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» LymeNet Flash » Questions and Discussion » Medical Questions » waterbeds

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Author Topic: waterbeds
LymeNet Contributor
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I am in the process of purchasing a waterbed for my son than had adhd/ocd & has trouble sleeping w/o meds & then never sleeps great. He has been tested for sleep apnea & not the issue. Hoping a waterbed will relax him into a deep slumber :-) I currently have a temperpedic any comments on those?
Posts: 443 | From The North Star | Registered: Jan 2010  |  IP: Logged | Report this post to a Moderator
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I would LOVE a Tempur-Pedic bed for comfort. But I'm very sensitive to the aroma. I have a pillow of theirs and had a friend air it out in her guest room for a few months. Then it was fine for me. Yours is apparently fine for you and you've had it a while. For your son, if you get one for him, I don't know about the off-gassing of those, but it's easy enough to find out by first asking the company . . . and then going to the MCS groups to see what they think.

A waterbed must be heated, even in summer (in most climates, not all) - or the cold from the water can pull heat from the body and cause muscle pain.

However, the electric heater used can be hard on most lyme patients who are sensitive to electronic stuff. A heater should not be on at the same time a person is in the bed - so that is nearly impossible for the water beds that require overnight heating.

There was a design of a waterbed about 20 years ago where long baffles (like 5 huge hot dogs, independent of each other and placed together) were filled and then a top layer of bedding zipped over top.

That style did not require a heater. I had one and I loved it. But, even with that, my "fibromyalgia" doctor told me to toss it. Turns out, I really had lyme and maybe that bed would have continued to be okay as the top layer was very thick.


However, with ALL beds, you have to take into account the chemicals sprayed at various points during manufacture and sales (anti-mold agents; flame retardants; teflon; formaldehyde, etc.). Even foam off-gasses.

As you live in a warm region, it would help if you could air the bed out in a spare room - with windows often open during dry weather. I would do this for several months before allowing your son to even be in the same room as the bed. Even then, the chemicals live on for a very long time.

It's a huge research job to buy a bed that is safe and comfortable - and will last. The chemicals off-gassing can be very hard on anyone's liver - but also their brain and entire nervous system, too.

You might contact your local MCS group for some suggestions.


Topic: NATURAL SLEEP - Links to articles & supplements


What is Multiple Chemical Sensitivity? (MCS)


Posts: 48021 | From Tree House | Registered: Jul 2007  |  IP: Logged | Report this post to a Moderator
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I had a waterbed for many years. It must be heated year-round, 24/7 and I agree that this is not a good thing for a person with lyme disease.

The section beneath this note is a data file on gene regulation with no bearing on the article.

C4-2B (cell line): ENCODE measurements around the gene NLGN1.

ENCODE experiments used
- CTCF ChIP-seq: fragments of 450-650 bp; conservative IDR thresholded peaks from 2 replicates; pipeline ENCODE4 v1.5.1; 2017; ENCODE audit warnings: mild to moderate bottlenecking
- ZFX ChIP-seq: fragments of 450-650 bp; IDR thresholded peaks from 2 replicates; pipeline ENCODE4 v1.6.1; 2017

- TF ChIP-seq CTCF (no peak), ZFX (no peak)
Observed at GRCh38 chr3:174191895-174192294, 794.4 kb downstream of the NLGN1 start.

The heater will use electricity, so that is a negative over a regular bed which does not affect your utility bill.

I really don't think you get better sleep on a waterbed. I loved my bed when I had it, but I would not want to bother with one again. They do get leaks which is a pain. You usually discover the leak when you lay down at night to sleep. Sorry, you can't sleep. You have to work on your leak instead.

Also, if the bed is right on the floor, the heater can discolor or ruin the floor. That happened to me.

Posts: 9931 | From Maryland | Registered: Dec 2007  |  IP: Logged | Report this post to a Moderator
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Consider chemicals used in manufacturing of the bed, chemicals in the water, and EMF. This is not a good idea with neurological problems of any kind.

Take care.

Posts: 9834 | From Washington State | Registered: Oct 2000  |  IP: Logged | Report this post to a Moderator
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I recall having trouble, staying at someone else's house and sleeping in the waterbed, waking up freezing cold because the heater was set a couple degrees too low for me.

I liked the feeling of floating, but felt like I woke up every time I moved slightly and the bed sloshed. I think they have better ones now, with more padding on top to reduce that.

I have some latex pillows that are wonderful. I wish I could afford a latex foam mattress.

If a person could tolerate latex (which is a huge IF if we're talking about chemical sensitivity), that could possibly have the benefit of the kind of comfort you're looking for, plus be warm and not require a heater or have leaks.

But they are expensive, and some people have latex allergies. They are durable, so they might last a long time, and would be good on painful joints and muscles.

Come to think of it, maybe a latex mattress on top of a waterbed would be awesome. [Smile] For when I win the lottery, LOL.

Don't forget to laugh! And when you're going through hell, keep going!

Bitten 5/25/2009 in Perry County, Indiana. Diagnosed by LLMD 12/2/2009.

Posts: 756 | From Inside the tunnel | Registered: Jan 2010  |  IP: Logged | Report this post to a Moderator
Got Lyme?
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I have had a water bed since 1980 (with a heater) and severe lyme disease since 2001. I have never noticed any more severity with my pain whether I sleep in my bed or any other bed or even my couch. I would hurt no matter what I did or what I slept on. As of today, my health is much better and I still sleep in my water bed every night.


Posts: 103 | From CT | Registered: Feb 2007  |  IP: Logged | Report this post to a Moderator

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